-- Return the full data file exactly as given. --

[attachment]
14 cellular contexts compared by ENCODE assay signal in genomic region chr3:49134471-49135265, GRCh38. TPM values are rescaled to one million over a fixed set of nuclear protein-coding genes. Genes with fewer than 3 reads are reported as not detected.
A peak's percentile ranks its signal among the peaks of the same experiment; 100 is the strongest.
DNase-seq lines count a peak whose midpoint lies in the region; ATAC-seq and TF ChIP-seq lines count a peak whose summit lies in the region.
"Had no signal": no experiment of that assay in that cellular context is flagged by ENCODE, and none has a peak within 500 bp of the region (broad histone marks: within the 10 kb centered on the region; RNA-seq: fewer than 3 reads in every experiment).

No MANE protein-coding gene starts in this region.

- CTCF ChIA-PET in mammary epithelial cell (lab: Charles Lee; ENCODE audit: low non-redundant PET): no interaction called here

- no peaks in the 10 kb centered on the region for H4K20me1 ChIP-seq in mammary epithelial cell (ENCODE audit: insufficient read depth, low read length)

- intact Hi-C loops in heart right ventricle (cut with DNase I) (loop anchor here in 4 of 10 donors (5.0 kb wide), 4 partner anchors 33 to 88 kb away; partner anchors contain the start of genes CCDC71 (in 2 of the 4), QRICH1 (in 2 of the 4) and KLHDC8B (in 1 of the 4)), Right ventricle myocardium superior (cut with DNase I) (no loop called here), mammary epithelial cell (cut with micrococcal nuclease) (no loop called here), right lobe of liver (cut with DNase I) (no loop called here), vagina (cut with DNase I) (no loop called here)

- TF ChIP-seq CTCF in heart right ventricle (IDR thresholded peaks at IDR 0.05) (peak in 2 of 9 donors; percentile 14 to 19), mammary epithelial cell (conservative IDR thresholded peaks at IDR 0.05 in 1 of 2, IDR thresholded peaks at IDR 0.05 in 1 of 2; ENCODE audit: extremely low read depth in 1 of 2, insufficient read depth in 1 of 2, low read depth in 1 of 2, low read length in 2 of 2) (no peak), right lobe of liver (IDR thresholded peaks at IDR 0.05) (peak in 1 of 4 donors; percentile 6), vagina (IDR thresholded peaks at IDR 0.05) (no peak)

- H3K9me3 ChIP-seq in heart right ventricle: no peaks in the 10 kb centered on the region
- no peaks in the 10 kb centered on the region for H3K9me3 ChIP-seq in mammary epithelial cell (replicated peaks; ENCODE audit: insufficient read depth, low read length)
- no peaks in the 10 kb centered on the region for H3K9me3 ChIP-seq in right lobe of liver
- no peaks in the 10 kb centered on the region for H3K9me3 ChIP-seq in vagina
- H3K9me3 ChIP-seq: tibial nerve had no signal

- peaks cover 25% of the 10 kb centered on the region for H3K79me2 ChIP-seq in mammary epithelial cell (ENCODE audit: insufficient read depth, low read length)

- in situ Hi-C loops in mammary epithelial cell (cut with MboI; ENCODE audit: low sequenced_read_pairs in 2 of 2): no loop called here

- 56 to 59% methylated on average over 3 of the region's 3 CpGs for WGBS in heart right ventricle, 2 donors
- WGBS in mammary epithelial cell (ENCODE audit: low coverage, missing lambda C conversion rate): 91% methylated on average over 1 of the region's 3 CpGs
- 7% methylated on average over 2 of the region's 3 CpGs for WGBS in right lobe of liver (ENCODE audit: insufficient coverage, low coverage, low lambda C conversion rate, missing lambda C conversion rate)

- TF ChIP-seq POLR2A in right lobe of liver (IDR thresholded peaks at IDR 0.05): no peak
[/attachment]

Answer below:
14 cellular contexts compared by ENCODE assay signal in genomic region chr3:49134471-49135265, GRCh38. TPM values are rescaled to one million over a fixed set of nuclear protein-coding genes. Genes with fewer than 3 reads are reported as not detected.
A peak's percentile ranks its signal among the peaks of the same experiment; 100 is the strongest.
DNase-seq lines count a peak whose midpoint lies in the region; ATAC-seq and TF ChIP-seq lines count a peak whose summit lies in the region.
"Had no signal": no experiment of that assay in that cellular context is flagged by ENCODE, and none has a peak within 500 bp of the region (broad histone marks: within the 10 kb centered on the region; RNA-seq: fewer than 3 reads in every experiment).

No MANE protein-coding gene starts in this region.

- CTCF ChIA-PET in mammary epithelial cell (lab: Charles Lee; ENCODE audit: low non-redundant PET): no interaction called here

- no peaks in the 10 kb centered on the region for H4K20me1 ChIP-seq in mammary epithelial cell (ENCODE audit: insufficient read depth, low read length)

- intact Hi-C loops in heart right ventricle (cut with DNase I) (loop anchor here in 4 of 10 donors (5.0 kb wide), 4 partner anchors 33 to 88 kb away; partner anchors contain the start of genes CCDC71 (in 2 of the 4), QRICH1 (in 2 of the 4) and KLHDC8B (in 1 of the 4)), Right ventricle myocardium superior (cut with DNase I) (no loop called here), mammary epithelial cell (cut with micrococcal nuclease) (no loop called here), right lobe of liver (cut with DNase I) (no loop called here), vagina (cut with DNase I) (no loop called here)

- TF ChIP-seq CTCF in heart right ventricle (IDR thresholded peaks at IDR 0.05) (peak in 2 of 9 donors; percentile 14 to 19), mammary epithelial cell (conservative IDR thresholded peaks at IDR 0.05 in 1 of 2, IDR thresholded peaks at IDR 0.05 in 1 of 2; ENCODE audit: extremely low read depth in 1 of 2, insufficient read depth in 1 of 2, low read depth in 1 of 2, low read length in 2 of 2) (no peak), right lobe of liver (IDR thresholded peaks at IDR 0.05) (peak in 1 of 4 donors; percentile 6), vagina (IDR thresholded peaks at IDR 0.05) (no peak)

- H3K9me3 ChIP-seq in heart right ventricle: no peaks in the 10 kb centered on the region
- no peaks in the 10 kb centered on the region for H3K9me3 ChIP-seq in mammary epithelial cell (replicated peaks; ENCODE audit: insufficient read depth, low read length)
- no peaks in the 10 kb centered on the region for H3K9me3 ChIP-seq in right lobe of liver
- no peaks in the 10 kb centered on the region for H3K9me3 ChIP-seq in vagina
- H3K9me3 ChIP-seq: tibial nerve had no signal

- peaks cover 25% of the 10 kb centered on the region for H3K79me2 ChIP-seq in mammary epithelial cell (ENCODE audit: insufficient read depth, low read length)

- in situ Hi-C loops in mammary epithelial cell (cut with MboI; ENCODE audit: low sequenced_read_pairs in 2 of 2): no loop called here

- 56 to 59% methylated on average over 3 of the region's 3 CpGs for WGBS in heart right ventricle, 2 donors
- WGBS in mammary epithelial cell (ENCODE audit: low coverage, missing lambda C conversion rate): 91% methylated on average over 1 of the region's 3 CpGs
- 7% methylated on average over 2 of the region's 3 CpGs for WGBS in right lobe of liver (ENCODE audit: insufficient coverage, low coverage, low lambda C conversion rate, missing lambda C conversion rate)

- TF ChIP-seq POLR2A in right lobe of liver (IDR thresholded peaks at IDR 0.05): no peak